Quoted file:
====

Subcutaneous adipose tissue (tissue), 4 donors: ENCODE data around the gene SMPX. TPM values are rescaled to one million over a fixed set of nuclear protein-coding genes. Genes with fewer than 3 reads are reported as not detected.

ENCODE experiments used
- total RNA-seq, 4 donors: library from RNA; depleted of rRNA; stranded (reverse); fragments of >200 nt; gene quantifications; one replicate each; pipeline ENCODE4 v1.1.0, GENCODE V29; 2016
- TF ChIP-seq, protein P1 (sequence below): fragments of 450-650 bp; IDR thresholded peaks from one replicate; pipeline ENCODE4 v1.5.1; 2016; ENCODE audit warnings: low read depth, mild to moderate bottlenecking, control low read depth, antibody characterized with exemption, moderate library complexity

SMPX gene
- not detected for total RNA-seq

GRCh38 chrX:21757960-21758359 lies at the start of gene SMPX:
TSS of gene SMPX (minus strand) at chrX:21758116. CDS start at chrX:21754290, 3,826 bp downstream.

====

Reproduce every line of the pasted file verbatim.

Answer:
Subcutaneous adipose tissue (tissue), 4 donors: ENCODE data around the gene SMPX. TPM values are rescaled to one million over a fixed set of nuclear protein-coding genes. Genes with fewer than 3 reads are reported as not detected.

ENCODE experiments used
- total RNA-seq, 4 donors: library from RNA; depleted of rRNA; stranded (reverse); fragments of >200 nt; gene quantifications; one replicate each; pipeline ENCODE4 v1.1.0, GENCODE V29; 2016
- TF ChIP-seq, protein P1 (sequence below): fragments of 450-650 bp; IDR thresholded peaks from one replicate; pipeline ENCODE4 v1.5.1; 2016; ENCODE audit warnings: low read depth, mild to moderate bottlenecking, control low read depth, antibody characterized with exemption, moderate library complexity

SMPX gene
- not detected for total RNA-seq

GRCh38 chrX:21757960-21758359 lies at the start of gene SMPX:
TSS of gene SMPX (minus strand) at chrX:21758116. CDS start at chrX:21754290, 3,826 bp downstream.